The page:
Brief Fact Summary. The Plaintiff, Thompson (Plaintiff), brought suit against her employer, the Defendant, Altheimer and Gray (Defendant), under Title VII of the Civil Rights Act of 1964 (the Act), alleging racial discrimination. The case was tried, the jury returned a verdict for the Defendant and the Plaintiff appealed, arguing that a juror named Leiter should have been struck for cause.
Synopsis of Rule of Law. A party is entitled to a new trial, based on the court’s failure to remove a biased juror, even if the party failed to use one if its three peremptory challenges to strike the juror, where the court has failed to inquire whether the juror could issue an impartial decision unclouded by the juror’s prior held belief.
When a prospective juror manifests a prior belief that is both material and contestable it is the judge's duty to determine whether the juror is capable of suspending that belief for the duration of the trial.View Full Point of Law
Issue. Whether a party is entitled to have a juror struck for cause despite failing to use any of its three peremptory challenges to remove the allegedly biased juror.
Held. Yes. The Circuit reversed the trial court’s decision and ordered that the Plaintiff was entitled to a new trial. If the juror Leiter should have been struck for cause, the Plaintiff is entitled to a new trial without having to show that Leiter’s presence on the jury caused the jury to side with the Defendant. Denial of the right to an unbiased tribunal is one of those trial errors that is not excused by being shown to have been harmless. Bias is only one factor in deciding whether to challenge a juror. A plaintiff may have a duty to use a peremptory challenge to remove a juror whom the judge correctly or incorrectly has failed to remove for cause, in which event a plaintiff who fails to use a peremptory challenge for this purpose will have forfeited the right to appeal the denial of the challenge for cause. A litigant can let the biased juror be seated and seek to reverse the adverse judgment (if one results) on appeal on grounds of bias. When a prospective juror manifests a prior belief that is both material and contestable (for, to repeat an earlier point, it is not bias to cling to a belief that no rational person would question), it is the judge’s duty to determine whether the juror is capable of suspending that belief for the duration of the trial. When as in this case the record contains no assurances that the belief is “shakable,” that the prospective juror can exercise a judgment unclouded by that belief, the verdict cannot stand.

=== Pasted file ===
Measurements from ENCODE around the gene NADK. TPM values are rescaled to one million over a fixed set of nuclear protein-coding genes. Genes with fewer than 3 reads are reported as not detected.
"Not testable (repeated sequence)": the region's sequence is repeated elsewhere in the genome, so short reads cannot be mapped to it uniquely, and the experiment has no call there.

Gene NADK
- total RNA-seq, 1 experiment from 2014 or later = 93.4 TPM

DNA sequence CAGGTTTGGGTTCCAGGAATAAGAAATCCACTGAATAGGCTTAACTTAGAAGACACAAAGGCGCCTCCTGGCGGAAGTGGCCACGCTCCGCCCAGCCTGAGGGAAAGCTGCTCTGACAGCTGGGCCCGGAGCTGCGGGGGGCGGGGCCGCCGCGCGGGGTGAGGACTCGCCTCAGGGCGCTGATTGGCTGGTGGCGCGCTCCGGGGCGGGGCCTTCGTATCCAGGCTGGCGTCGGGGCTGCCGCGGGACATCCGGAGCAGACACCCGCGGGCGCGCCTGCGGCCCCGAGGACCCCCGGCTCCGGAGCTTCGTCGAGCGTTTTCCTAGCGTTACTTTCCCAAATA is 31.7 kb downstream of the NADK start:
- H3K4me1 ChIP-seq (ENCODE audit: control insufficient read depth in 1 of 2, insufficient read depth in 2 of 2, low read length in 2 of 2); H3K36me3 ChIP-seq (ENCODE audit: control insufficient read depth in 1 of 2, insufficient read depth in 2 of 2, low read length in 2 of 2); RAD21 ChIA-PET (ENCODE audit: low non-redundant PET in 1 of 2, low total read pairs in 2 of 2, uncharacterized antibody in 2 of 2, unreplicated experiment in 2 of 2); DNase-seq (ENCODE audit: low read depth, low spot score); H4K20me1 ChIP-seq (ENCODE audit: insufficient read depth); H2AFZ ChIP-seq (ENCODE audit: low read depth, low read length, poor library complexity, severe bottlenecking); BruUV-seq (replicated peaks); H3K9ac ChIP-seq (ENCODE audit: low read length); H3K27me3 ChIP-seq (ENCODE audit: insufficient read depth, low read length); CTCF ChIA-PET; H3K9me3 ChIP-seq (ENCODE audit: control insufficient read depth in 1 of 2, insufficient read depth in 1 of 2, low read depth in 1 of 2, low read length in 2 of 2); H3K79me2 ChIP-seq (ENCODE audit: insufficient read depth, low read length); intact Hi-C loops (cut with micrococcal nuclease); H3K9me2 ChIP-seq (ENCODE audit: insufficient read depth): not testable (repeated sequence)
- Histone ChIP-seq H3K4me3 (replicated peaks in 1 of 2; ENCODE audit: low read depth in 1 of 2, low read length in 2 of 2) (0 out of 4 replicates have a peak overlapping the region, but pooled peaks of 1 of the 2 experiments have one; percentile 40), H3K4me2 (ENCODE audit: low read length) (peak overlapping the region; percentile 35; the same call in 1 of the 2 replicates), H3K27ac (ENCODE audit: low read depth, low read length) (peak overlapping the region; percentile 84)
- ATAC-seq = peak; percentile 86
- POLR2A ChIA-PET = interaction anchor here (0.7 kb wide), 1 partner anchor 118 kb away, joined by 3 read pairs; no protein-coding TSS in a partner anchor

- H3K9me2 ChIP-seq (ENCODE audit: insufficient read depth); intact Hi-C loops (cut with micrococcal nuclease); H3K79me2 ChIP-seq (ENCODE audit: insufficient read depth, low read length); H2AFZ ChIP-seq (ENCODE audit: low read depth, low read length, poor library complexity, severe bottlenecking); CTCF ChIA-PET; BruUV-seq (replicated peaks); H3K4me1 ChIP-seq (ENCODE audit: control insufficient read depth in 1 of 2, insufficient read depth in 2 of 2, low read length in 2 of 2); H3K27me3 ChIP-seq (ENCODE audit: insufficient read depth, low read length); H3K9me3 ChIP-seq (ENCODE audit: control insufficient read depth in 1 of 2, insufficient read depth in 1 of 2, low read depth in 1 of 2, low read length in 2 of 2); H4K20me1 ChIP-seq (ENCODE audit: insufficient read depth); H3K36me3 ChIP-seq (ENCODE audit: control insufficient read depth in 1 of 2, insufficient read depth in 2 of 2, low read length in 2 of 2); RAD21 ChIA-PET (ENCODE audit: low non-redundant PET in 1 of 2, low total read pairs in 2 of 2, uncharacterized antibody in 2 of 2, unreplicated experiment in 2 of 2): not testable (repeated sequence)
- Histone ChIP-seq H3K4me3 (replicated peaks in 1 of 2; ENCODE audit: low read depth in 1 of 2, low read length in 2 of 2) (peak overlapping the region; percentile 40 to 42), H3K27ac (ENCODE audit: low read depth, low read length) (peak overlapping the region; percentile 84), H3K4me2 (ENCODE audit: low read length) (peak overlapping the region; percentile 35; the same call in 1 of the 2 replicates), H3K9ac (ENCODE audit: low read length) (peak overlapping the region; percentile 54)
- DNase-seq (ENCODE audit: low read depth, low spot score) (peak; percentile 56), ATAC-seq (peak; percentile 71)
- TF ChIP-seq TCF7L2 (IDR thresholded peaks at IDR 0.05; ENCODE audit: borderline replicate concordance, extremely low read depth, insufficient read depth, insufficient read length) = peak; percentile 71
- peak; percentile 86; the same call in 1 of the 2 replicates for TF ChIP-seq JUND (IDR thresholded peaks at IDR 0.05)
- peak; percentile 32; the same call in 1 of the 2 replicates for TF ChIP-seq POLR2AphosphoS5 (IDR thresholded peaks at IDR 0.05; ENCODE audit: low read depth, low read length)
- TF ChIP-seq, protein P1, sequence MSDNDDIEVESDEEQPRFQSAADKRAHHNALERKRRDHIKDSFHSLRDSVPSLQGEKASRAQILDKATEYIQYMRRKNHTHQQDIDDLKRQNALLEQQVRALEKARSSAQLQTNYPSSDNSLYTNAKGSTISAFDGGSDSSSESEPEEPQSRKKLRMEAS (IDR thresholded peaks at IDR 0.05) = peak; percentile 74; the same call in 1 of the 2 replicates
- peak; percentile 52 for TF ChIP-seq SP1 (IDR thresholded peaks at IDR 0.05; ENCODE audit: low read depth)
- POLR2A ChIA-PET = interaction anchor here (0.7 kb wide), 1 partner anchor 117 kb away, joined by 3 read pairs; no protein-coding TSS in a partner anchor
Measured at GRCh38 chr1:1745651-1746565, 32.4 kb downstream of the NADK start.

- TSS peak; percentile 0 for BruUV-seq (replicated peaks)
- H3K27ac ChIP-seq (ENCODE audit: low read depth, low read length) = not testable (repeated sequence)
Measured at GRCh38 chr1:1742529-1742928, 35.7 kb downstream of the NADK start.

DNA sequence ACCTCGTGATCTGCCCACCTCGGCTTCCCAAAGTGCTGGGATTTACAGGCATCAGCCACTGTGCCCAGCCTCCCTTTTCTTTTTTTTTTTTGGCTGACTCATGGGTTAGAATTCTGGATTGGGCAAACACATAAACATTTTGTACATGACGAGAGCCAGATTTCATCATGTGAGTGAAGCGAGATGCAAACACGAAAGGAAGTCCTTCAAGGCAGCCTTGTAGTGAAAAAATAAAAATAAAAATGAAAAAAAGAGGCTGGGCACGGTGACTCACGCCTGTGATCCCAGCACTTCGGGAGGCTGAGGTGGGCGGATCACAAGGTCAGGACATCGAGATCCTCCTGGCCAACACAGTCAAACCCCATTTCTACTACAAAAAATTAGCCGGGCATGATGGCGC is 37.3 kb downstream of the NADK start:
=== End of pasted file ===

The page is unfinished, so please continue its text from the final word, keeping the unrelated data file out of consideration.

Discussion. In reaching its decision, the court pointed out that the critical issue was whether Leiter manifested a degree of bias such that the judge abused his discretion in failing to strike her for cause. By denying the Plaintiff’s request for a new a trial, the court found that when Leiter said that she believed some people sue their employer just because they have not gotten a promotion or a raise or some other benefit, she was not manifesting bias. Instead, the court held, she was expressing a prior belief that was not only not irrational, but was undoubtedly true. However, because there was no evidence that the presiding judge inquired into whether Leiter could have rendered a fair judgment unclouded by her belief, the verdict could not be allowed to s